The most challenging part is definitely telling an artist we will not be accepting their work. It's more challenging than curating a traditional juried exhibition because we deliver this news in person, face-to-face. We want to support and encourage people in their work as much as we can and sometimes the best way to do that is to say no. If you take anything anyone submits, then getting accepted into the exhibition doesn't feel like an accomplishment or something to work toward. Honoring an artist's effort and helping them grow sometimes has to come in the form of a supportive "no"— one that is paired with positive feedback and a discussion about where they might want to go next with their work. More often than not, artists we say "no" to come back the next year with new and different work.

What is your personal curatorial intention?

Michaels: I look for someone making an individual or personal investment in what they are doing, whether that is a large and detailed painting, a pencil portrait, or a small and simple abstract sketch. There is no formula, but it is something you can feel by looking carefully. It could look like careful consideration of a particular detail and effort to get hair rendered exactly right. Or it might not be realistic at all and instead the investment is a sincere intention to visually describe an idea or concept from their imagination that is stylistic and unique. I value more traditional realistic work and the labor involved, but also artists who are deviating from a more stereotypical definition of what might be considered "good" to try something new, reveal something about themselves, or build a visual vocabulary that is unique to them. This ability to be invested in being an individual in your work is hard. It takes bravery and risk. That's how I would describe what we're looking for.

Could you share with us a special moment that happened during your work with PCAP?

Michaels: The time we had a gourmet lunch made for us inside Macomb Correctional Facility. It was super impressive. An artist that had been in the PCAP exhibition for decades arranged for guys in the food tech program at the facility to make lunch for the artists and the PCAP curators. The meal was three courses with dessert featuring professionally printed menus and servers. We were all scattered around a room sitting at small tables together. The food was great, but I also loved this because so often on selection visits our time is very limited and sometimes you get into a conversation with an artist that feels like it could go on for hours, and there is this tension because you want to have that conversation but know you also need to talk to others in the room. Time is limited. It's tempting to say, "Let’s just go grab a bite", but of course you can't, and that day we did!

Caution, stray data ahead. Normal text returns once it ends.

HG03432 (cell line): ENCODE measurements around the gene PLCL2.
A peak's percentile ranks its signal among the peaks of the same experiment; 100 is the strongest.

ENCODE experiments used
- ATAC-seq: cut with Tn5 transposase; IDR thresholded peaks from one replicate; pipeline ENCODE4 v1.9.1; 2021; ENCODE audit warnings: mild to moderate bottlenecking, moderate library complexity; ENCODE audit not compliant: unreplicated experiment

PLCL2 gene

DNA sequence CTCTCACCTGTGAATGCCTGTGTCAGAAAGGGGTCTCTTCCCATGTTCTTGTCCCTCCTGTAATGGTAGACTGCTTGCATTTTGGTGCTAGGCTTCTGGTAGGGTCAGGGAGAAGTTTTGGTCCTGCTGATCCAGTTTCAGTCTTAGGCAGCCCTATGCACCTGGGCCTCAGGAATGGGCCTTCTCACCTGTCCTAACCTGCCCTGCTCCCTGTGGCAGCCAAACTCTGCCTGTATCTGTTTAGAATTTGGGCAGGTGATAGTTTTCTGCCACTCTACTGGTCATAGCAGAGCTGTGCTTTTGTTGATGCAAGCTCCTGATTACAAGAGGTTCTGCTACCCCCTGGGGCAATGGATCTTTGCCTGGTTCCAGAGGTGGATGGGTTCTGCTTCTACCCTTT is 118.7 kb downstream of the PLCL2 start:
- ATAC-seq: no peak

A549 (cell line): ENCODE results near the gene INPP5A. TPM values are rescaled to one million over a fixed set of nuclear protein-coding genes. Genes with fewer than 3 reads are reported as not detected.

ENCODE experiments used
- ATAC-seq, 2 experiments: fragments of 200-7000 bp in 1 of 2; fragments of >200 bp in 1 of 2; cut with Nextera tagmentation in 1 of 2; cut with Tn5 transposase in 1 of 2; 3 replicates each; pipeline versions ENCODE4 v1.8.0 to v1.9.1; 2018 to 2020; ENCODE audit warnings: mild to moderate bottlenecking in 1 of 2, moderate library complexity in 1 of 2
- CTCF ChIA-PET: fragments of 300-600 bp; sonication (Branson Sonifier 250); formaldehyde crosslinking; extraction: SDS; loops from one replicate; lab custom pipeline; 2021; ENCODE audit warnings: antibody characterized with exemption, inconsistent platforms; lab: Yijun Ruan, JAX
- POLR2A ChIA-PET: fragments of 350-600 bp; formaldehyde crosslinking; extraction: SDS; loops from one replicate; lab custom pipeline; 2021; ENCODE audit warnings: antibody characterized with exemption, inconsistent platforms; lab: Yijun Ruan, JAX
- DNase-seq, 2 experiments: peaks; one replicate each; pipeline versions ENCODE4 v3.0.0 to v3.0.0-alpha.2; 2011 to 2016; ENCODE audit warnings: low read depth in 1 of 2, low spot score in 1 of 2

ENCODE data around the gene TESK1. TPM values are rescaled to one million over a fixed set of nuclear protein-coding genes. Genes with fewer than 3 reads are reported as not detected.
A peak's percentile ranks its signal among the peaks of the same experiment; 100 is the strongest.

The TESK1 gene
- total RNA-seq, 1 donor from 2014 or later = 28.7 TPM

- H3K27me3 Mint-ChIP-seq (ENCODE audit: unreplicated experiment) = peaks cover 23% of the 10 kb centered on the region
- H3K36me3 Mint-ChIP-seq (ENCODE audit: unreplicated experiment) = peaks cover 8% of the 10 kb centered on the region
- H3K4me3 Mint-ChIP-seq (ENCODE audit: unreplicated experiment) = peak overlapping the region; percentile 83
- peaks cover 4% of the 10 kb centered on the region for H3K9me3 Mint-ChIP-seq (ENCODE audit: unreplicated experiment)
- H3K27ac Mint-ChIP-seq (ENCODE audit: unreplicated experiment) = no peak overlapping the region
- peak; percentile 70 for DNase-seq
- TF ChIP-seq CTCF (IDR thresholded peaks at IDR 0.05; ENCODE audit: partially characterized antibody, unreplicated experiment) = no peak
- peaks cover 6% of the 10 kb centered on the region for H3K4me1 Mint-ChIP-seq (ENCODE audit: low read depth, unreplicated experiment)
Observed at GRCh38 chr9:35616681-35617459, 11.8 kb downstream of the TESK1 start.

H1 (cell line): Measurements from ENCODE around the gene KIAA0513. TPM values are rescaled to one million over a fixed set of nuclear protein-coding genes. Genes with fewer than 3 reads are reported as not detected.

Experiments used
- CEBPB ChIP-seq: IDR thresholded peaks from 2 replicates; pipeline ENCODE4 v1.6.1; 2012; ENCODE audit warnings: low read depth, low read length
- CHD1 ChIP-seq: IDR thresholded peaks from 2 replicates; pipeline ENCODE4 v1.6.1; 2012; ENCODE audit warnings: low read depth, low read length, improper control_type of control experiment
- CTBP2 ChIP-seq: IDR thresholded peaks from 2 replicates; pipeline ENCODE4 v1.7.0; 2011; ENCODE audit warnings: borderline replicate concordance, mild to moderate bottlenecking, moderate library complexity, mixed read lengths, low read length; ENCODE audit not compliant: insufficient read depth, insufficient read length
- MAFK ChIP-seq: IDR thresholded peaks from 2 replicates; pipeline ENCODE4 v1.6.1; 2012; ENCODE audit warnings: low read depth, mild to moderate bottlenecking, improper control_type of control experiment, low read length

I'll also never forget the year the dog (training) program started in Michigan. Suddenly there were puppies rolling around so many of the art selection visits which, of course, elevates everyone's mood.

Please, tell us about your artwork. What are you working on nowadays?

Michaels: My artmaking process is very slow these days. It is hard to find the time to really dig in. The past few years I have mostly been working on black and white pen and graphite drawings that are inspired by a short story by the author Italo Calvino. They are abstract, but reference both natural forms and architectural structures that seem as if they are falling and being built simultaneously. I also consider PCAP to be part of my broader artistic practice. Not that it is my artwork, per se, but it's always been important for me to both have an art practice and to share that process with others in ways other than exhibiting work.